FSU History Alumnus Spotlight: Lee Morrison (MA, 2021)
What’s the difference between undergrad and grad? What’s the difference between doing an MA and a PhD? And - should you do both graduate degrees or go straight into a PhD program? We reached out to FSU History alumnus Lee Morrison, MA 2021, to hear about his experiences. Lee, who was initially interested in antiquity, double majored in both History and Classical Civilizations from FSU from 2015 until he graduated in 2019. For his MA, he decided to concentrate on the Middle Ages under the guidance of Dr. James Palmer. His thesis focused on the religious lives of commercially-active laypeople in thirteenth-century Genoa, focusing on confraternities, devotion to saints, and charity (mostly to hospitals). Lee is now pursuing a PhD at Washington University in St. Louis.
For Lee, the major benefit of continuing with graduate studies was getting to expand on the research he did for his MA. While he was looking at hospitals in Genoa, he came across a wealth of primary sources that “didn’t readily apply to my MA thesis.” Many of these sources centered on monasteries, and the neighborhoods that grew up around them. Being able to go into greater depth on specific neighborhoods like Borgo di Santo Stefano, and their origins, is allowing Lee to ask questions such as “Who were these people? Were they immigrants; were they coming from the countryside; did they have a trade?”
Pursing a PhD after a terminal MA has allowed Lee to delve more deeply into research and has led him to incorporating new tools such as GIS (Geographic Information System) mapping, which “helps to make visual arguments.” The investigation of these questions helps to show how the neighborhoods that formed around monasteries were dynamic communities. “All histories of monastic rents and renting is looking at them as a static thing,” Lee explains, but he wants to demonstrate that “they’re a growing social community” with wider economic growth than previously believed.
At WUSTL, Lee is working under Dr. Daniel Bornstein, who was Dr. Palmer’s PhD advisor. This made his decision to go to WUSTL an easier one, but Lee is also thankful to have gone from his undergrad to a terminal MA at FSU “to have a more rounded experience.” Furthermore, Lee councils that when looking for a graduate program, you should remember to put your needs first. WUSTL “was a mix of personal fit and practical necessities for grad school,” Lee explains. One big attraction was smaller cohort sizes than other programs, which allows students to have more one-on-one time with their advisors. It’s in these conversations that “you can hash out questions about grad school and connect with advisors about their own experiences,” and this is also the time when you can find out if what you want to study is feasible or not.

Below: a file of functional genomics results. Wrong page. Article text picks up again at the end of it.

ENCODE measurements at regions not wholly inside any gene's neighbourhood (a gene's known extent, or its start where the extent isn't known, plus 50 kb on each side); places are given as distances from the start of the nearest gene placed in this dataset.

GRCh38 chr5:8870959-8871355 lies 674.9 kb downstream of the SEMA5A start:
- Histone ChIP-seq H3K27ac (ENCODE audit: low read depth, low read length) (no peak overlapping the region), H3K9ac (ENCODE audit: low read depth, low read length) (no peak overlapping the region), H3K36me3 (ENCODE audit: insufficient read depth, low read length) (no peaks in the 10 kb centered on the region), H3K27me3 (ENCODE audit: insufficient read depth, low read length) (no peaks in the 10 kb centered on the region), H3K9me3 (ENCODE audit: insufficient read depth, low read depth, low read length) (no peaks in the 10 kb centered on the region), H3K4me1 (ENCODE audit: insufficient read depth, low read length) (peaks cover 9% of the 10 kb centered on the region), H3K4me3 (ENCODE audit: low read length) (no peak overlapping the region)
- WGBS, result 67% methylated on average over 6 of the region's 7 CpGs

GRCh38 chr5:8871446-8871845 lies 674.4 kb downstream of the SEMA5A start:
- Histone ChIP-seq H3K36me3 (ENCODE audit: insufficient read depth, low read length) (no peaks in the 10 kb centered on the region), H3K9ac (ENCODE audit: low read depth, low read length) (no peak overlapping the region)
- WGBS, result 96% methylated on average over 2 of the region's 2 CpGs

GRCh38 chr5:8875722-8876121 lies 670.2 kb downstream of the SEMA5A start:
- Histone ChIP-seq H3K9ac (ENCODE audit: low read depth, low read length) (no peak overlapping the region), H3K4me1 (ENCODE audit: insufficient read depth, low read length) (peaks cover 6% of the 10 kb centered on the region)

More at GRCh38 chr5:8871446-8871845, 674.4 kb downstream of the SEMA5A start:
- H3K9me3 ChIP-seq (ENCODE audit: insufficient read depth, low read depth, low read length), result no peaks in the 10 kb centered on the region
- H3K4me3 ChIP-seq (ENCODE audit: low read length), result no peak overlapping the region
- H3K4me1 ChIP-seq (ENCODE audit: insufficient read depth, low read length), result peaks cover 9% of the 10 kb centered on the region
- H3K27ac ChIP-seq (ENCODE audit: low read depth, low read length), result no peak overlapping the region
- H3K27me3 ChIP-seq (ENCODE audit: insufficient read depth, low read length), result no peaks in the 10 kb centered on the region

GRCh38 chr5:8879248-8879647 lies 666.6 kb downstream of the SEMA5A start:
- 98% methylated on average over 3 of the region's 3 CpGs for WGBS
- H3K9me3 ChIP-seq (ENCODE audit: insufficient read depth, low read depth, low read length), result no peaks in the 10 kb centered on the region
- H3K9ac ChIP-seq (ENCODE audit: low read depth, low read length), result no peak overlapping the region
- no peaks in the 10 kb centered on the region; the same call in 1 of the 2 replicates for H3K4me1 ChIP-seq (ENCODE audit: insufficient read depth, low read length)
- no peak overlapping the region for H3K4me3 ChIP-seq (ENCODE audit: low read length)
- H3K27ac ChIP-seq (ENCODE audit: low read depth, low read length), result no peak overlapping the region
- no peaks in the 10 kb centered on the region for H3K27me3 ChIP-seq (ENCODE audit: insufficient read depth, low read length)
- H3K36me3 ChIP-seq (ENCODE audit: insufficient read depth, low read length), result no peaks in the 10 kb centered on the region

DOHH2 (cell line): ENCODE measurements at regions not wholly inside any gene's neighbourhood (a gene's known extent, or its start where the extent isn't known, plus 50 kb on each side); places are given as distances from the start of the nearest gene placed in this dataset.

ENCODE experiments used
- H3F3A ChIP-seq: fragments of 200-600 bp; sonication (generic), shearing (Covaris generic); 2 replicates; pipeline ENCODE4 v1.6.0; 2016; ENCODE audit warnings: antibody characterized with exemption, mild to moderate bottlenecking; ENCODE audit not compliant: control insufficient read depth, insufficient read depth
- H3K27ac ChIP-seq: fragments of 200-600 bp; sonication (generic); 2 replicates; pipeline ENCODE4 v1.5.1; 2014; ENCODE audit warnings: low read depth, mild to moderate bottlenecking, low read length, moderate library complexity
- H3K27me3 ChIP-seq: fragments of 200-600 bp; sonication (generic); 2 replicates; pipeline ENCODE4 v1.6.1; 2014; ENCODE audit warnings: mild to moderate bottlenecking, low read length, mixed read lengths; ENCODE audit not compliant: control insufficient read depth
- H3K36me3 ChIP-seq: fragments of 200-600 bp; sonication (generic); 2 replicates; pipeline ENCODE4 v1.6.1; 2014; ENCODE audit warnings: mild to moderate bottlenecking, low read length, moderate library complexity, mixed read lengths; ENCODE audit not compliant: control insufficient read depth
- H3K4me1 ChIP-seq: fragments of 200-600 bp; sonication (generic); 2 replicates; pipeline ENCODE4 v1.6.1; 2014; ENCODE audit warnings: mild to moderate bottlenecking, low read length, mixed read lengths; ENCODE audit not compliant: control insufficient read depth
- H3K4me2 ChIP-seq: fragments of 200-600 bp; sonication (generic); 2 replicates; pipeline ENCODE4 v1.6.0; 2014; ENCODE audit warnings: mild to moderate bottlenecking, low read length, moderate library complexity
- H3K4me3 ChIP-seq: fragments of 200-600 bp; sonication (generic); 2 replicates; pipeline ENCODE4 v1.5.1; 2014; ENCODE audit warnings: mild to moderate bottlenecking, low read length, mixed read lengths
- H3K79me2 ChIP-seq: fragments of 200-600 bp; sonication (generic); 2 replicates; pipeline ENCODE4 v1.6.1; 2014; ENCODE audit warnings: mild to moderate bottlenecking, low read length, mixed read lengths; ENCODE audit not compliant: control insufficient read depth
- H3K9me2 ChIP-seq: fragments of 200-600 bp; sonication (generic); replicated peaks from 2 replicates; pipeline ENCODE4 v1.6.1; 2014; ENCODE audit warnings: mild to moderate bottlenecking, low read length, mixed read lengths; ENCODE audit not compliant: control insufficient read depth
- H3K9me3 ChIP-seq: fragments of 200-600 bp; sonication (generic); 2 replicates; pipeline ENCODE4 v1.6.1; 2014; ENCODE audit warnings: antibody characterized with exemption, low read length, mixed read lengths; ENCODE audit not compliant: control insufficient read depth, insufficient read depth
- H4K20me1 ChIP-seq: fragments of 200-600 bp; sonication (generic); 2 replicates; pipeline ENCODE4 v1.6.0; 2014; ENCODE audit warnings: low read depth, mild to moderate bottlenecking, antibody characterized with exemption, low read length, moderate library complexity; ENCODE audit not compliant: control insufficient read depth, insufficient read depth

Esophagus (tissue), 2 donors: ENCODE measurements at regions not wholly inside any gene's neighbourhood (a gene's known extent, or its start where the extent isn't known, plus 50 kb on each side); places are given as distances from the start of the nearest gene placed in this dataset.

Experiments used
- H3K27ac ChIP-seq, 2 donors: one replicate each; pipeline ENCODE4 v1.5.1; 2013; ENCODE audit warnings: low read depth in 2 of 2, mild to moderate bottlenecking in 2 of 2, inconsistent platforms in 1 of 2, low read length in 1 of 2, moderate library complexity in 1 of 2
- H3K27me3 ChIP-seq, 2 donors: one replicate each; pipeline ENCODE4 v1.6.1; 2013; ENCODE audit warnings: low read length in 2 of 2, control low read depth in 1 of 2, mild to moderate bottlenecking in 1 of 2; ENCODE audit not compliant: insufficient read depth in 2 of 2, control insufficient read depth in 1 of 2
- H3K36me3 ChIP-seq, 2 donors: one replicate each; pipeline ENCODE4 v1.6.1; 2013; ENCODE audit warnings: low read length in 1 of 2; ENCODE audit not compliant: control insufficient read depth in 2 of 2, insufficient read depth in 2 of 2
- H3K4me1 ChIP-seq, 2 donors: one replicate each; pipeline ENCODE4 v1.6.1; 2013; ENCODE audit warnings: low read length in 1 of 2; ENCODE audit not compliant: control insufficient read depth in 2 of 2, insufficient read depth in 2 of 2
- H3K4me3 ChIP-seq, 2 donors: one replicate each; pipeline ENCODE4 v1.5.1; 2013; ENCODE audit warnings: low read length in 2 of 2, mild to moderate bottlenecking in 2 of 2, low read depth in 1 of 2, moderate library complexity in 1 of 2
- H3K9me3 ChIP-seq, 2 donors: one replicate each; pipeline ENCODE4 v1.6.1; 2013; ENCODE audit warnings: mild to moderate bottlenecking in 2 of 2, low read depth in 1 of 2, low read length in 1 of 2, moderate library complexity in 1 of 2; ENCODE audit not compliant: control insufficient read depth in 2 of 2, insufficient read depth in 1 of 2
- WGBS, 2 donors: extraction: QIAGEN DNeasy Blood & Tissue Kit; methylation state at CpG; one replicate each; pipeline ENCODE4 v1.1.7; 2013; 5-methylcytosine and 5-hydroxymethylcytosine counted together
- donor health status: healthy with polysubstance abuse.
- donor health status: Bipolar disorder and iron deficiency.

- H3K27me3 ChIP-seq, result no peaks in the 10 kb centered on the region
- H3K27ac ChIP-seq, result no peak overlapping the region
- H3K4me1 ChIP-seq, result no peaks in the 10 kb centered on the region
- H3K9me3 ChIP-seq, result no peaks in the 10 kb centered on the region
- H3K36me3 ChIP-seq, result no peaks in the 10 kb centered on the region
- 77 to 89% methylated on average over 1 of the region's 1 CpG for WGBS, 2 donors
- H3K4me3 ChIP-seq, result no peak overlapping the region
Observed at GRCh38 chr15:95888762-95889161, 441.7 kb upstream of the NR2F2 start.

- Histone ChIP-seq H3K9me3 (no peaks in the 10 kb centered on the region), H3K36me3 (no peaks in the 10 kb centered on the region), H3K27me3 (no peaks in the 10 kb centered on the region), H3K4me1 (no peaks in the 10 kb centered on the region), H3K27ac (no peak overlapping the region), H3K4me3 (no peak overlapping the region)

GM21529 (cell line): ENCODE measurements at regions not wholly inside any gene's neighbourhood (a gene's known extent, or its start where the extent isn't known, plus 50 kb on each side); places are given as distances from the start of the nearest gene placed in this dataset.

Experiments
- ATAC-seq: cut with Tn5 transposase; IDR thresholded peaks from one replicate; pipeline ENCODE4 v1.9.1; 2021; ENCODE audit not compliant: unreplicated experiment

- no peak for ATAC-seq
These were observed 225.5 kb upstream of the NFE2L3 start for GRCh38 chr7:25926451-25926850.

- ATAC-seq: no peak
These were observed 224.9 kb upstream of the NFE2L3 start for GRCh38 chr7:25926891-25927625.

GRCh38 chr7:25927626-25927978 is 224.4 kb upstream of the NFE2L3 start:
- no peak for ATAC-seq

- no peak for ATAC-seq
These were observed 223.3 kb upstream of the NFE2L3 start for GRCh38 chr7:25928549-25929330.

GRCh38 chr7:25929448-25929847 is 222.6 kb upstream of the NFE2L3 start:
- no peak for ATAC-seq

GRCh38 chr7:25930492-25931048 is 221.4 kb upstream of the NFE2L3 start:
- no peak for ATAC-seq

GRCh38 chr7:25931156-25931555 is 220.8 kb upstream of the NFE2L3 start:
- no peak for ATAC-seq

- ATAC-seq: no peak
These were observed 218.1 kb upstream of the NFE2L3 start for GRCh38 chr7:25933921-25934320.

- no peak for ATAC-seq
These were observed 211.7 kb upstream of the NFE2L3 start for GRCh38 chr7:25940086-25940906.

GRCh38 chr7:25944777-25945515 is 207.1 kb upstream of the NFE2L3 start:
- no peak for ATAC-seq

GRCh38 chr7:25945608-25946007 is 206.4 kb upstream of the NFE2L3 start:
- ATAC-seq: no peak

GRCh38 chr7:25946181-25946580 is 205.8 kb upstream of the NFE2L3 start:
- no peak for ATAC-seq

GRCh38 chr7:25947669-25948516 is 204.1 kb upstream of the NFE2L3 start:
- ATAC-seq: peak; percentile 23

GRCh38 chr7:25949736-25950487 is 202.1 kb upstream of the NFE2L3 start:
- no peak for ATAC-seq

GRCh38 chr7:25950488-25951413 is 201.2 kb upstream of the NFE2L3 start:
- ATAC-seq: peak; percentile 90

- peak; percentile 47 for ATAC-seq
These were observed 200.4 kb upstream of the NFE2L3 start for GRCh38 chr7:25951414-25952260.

The financial aspects of WUSTL were also very attractive for Lee. For many PhD programs, the funding packages vary in both amount and length of time. WUSTL offered Lee a six-year funding package, with summer funding automatically included. Pursuing a degree in higher education can not only be mentally straining, but financially as well, and it is always important to find a program that fits your financial needs as much as possible.
History has always been a deep passion for Lee, which was fostered by his father’s occupation as an AP U.S History teacher. “I had a wonderful opportunity to engage with the past through my dad,” Lee explains, “and this helped me to cultivate an interest in history.” Lee holds an interest in the deeper past than his father, however, and is fascinated by the fact that “you can find things that still resonate with people today,” even while looking back to the Middle Ages and Antiquity. Graduate school was, thus, always a major goal for Lee, especially with his dream to become a university professor.
Lee’s two biggest pieces of advice for those considering graduate school or continuing to a PhD program are to try going to as many events, such as lectures and faculty talks, that you can, as well as doing a terminal MA if you have the time and opportunity to, instead of jumping right into a PhD.
As an undergraduate moving into graduate school, there is a big learning curve that you must try to anticipate. Most courses follow a heavier reading load with a book/week/class policy, and there is more focus on the quality of papers as well as the length. Lee was able to take a graduate class as an undergraduate to get the feel for how a grad class operates, but he wishes he would have also gone to more lectures, paper talks, and events. As an undergraduate, he explains that he felt like he wasn’t qualified to ask questions and speak up at those events, but it would have been “helpful to go to learn how to ask questions and see people talk about their work.” Furthermore, he wishes that he wasn’t as reticent about asking questions while at such events. “The ability to dialogue with people in the field is an important skill to build up,” Lee explains, “I regret those times I wanted to raise my hand, but I didn’t…and if you’re interested in things, go to them, don’t feel like you’re barred.”
Lee attributes many of the successes he had as a PhD applicant to the training and support he received from FSU, as well as the extra time to truly consider why he wanted to do a PhD. Lee states that this is helpful especially if "you feel like you aren’t confident in yourself as an applicant, the extra two years of a terminal MA makes you an even better PhD applicant and helps you not have to figure out things as you go.”